The Pentagon recently announced that it would build a secure cloud to house contractor data, so that small firms wouldn’t be required to house the data themselves. This would help alleviate the Pentagon’s concerns about the theft of sensitive defense data from contractor systems. Rather than requiring the contractors to ramp up security – which the Pentagon concluded would likely fall short of expectations – the data will now be housed in a secure Department of Defense (DoD) cloud.
how will DoD develop cloud storage for smaller contractors?
The DoD is running “pathfinder projects” as a way to develop the cloud storage for the smaller contractors and subcontractors that might not otherwise have the resources to meet the Pentagon’s cybersecurity requirements. This initiative was announced at a recent Defense Innovation Board meeting.
According to Ellen Lord, undersecretary for acquisition and sustainment, the DoD is working to become more accessible to smaller – and potentially innovative – companies. To this end, the DoD will provide those firms with “government-furnished equipment” to secure their respective software ecosystems and access this new DoD cloud initiative.
“We will set up hardened containers in an enclave, in a government cloud or a cloud hosted for us, and we will provide these hardened containers that if industry goes in and uses them, develops their software using our stack, then they will automatically get an authority to operate — really a time-crunch issue for us when we’re trying to deploy a capability quickly,” said Lord. “We have pathfinder projects right now doing that. That’s going to become more and more important for us.”
DoD Wants small, innovative companies to be able to compete
The DoD’s research and development budget for 2020 already includes $15 million for the Defense Industrial Base (DIB) Secure Cloud Managed Services Pilot. The key in this is that it is meant for those small and medium sized companies, and this will help level the playing field for those firms, and allow them not to be overshadowed by the larger players in the sector when it comes to securing Pentagon data. Many of these smaller firms have been seen by the DoD to lack sufficient cybesecurity capabilities to protect controlled unclassified information from a determined adversary.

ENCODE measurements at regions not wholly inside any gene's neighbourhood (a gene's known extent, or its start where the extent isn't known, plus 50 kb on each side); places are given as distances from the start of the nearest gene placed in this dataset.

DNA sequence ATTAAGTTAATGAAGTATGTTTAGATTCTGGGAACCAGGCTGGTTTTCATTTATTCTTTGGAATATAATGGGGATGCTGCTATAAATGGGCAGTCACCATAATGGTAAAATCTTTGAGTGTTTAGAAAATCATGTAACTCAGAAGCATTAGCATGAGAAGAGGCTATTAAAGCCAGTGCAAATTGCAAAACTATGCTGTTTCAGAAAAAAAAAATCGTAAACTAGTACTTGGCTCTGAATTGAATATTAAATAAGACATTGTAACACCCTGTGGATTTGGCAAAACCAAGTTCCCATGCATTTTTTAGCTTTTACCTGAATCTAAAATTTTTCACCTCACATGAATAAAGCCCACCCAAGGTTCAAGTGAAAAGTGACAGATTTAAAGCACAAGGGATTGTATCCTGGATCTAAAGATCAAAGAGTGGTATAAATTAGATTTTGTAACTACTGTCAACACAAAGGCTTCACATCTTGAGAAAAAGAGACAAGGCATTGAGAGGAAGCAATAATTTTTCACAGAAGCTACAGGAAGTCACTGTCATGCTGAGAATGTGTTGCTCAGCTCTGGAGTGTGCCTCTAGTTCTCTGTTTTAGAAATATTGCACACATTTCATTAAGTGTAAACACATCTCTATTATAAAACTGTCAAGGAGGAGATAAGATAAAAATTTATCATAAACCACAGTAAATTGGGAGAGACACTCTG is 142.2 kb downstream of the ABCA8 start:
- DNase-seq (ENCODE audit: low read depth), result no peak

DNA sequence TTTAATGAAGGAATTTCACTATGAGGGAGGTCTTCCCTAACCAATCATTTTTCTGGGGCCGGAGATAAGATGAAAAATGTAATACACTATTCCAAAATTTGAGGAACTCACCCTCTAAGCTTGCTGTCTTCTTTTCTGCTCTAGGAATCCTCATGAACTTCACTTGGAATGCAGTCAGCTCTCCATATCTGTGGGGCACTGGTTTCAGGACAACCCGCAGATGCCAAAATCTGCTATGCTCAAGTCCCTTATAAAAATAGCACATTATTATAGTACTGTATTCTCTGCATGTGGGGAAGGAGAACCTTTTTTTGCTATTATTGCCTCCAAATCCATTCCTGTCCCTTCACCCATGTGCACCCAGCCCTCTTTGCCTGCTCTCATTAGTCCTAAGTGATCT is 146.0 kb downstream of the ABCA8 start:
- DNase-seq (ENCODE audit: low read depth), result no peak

This is where the Secure Cloud Managed Services Pilot could solve the problem, allowing smaller sized firms to focus on innovation – rather than having to focus too much time and energy on meeting Pentagon standards for storing and handling department data.
“The Managed Services Pilot will make a DevOps and data storage environment available to contractors working on critical systems,” said Stephanie Chenault, CTO of Corvus Consulting.
“This pilot presents numerous advantages for both the consumer and vendor,” Chenault, who has designed and developed many C4ISR systems, told ClearanceJobs. “First, and foremost, [this provides a] shared confidence that programs will be behind a Government Furnished Equipment (GFE) enclave that meets the highest DoD standards.
“Second, there’s an economic scaling factor whereby the government can leverage its purchasing power to extend the secured, cloud enclave to small companies where this type of hosting requirement might present a barrier to entry,” she added. “Finally, the pilot could lead to even greater industry participation; spurring on innovation within the cloud, removing hardware and hosting concerns, and freeing up resources to work on mission-related demands.”
Lord also made it clear, too, that the large defense contractors don’t need this service as those firms can already afford to create hardened environments.
“What I’m concerned about is the small companies where our innovation comes from,” added Lord. “We sit down and talk to them about cybersecurity, and sometimes we hear — no kidding, ‘My nephew does my cybersecurity.’ That gets us a little bit worried. And we know that we will either put these small companies out of business, or we will drive them away from the Department of Defense if we give them very, very onerous regulations to meet.”